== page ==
Exclusive library study rooms further toxic academic culture at TAS

Natalie S. ('21)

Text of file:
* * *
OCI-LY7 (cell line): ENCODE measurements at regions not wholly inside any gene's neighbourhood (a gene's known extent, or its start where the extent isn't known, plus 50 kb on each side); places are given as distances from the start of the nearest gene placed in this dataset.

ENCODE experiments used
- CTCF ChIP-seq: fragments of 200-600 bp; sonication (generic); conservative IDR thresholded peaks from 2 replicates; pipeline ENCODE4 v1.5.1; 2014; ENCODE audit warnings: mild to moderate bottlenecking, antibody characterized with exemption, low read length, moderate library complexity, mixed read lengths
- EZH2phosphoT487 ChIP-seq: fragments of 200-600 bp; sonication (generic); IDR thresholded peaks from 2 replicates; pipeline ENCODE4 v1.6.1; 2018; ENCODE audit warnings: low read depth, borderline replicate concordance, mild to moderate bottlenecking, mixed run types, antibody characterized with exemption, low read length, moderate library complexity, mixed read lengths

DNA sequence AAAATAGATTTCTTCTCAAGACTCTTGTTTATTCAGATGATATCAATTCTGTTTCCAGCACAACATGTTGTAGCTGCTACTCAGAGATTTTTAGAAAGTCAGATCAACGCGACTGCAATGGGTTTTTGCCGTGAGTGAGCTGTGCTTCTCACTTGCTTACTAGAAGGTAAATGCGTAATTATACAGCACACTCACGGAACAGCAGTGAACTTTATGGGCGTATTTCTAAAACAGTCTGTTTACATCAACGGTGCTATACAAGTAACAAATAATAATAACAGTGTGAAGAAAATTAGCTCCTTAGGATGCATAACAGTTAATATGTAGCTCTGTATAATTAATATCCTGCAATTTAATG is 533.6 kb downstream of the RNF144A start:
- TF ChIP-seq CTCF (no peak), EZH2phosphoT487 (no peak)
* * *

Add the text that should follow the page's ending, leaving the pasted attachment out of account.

At TAS, one of the only truly accessible parts of campus is the Legacy Commons, also known as the cafeteria. But every year the cafeteria becomes more and more crowded as the upper school expands. The same could be said about the Upper School Information Commons (USIC), an egalitarian space designed to let all upper school students gather and study. However, even the library has limits built into its space. Spaces are open to everyone while others are only made available to different groups of people at different times. It is a place to read and to work silently individually—collaboration necessitates talking and a space to work together. This year, a new addition to the library was added: a dedicated research room. However, this room is only open to a select group of students who take IB courses or those who are AP researchers. “There wasn’t really a place to highlight that special [research] work that was happening invisibly around the school,” Upper School Librarian Dr. Candice Aiani said. The room was originally the library’s designated printing room, but was repurposed after school-wide printer relocations and new updates. Essentially, the research room is designed for “advanced” students to have a space to work independently and quietly. The change was initially done in an attempt to better the quality of learning for advanced students. However, with this classification, the library is inherently dividing students into groups with preferential treatment that reward students who take more “advanced” classes. This creation of a specific group of students with certain library privileges cannot possibly be the antidote to our school’s competitive and, at times, academically toxic culture. At TAS, taking more “advanced” classes is already highly regarded, thus, highlighting this divide would create a further separation between students. By creating an exclusive study room, the library furthers toxic competition between students taking “harder” and “easier” classes. Moreover, it builds an elitist structure within the student body, making the divide between “easy” class students with “hard” class students much greater. Ironically, toxic competition was the focal point of the Honor Committee last year, but the dedicated research room just counteracts their efforts to create a less divided TAS. The Blue & Gold interviewed four students from the select group of IB students and AP researchers who would prefer to provide information “on-background” while remaining anonymous in this publication in fear of retribution or consequences as a result of this editorial. One student uses the new research room during lunch periods to work on his research as he finds it to be a useful place to complete the various assignments he has each day. However, the other three students find it unnecessary for a space to be made solely for the purpose of IB and advanced research. Not to mention, oftentimes, IB students work alone on research projects, so they tend to opt for going in the silent study room at the library to finish assignments. The fact that the school has created an advanced study room in the library is problematic because of the different classes of students it promotes, but that is not the only reason it is troubling. The second reason our publication takes issue with this room is because of the dearth of other spaces on campus reserved for students to work as small groups. While IB students and AP researchers may find themselves comfortable in an exclusive study room, many other students do not experience the same luxury. However, it is also important for us to understand that it is impossible for the school to create spaces that adhere to every student demographic. Our school is at record enrollment numbers, and, after the Solomon Wong Tech Cube was built, we know that the school has already built up as much of its current campus as possible. As of now, there are the library’s exclusive research room and the newly reopened study rooms which are open to all students. To ameliorate the issue of exclusive study rooms that further toxic competition, we believe that TAS should allow students to reserve classrooms in H-Block and W-Block to collaborate with their peers. Although IB students and AP researchers undoubtedly have heavy workloads, neglecting to provide an equally spacious and resourceful room for non IB or AP research students would be unfair, to say the least. By opening classroom spaces in H-block and W-block, the school would ensure students have access to the same resources and infrastructures, which should be the standard as all upper school students pay the same amount of tuition.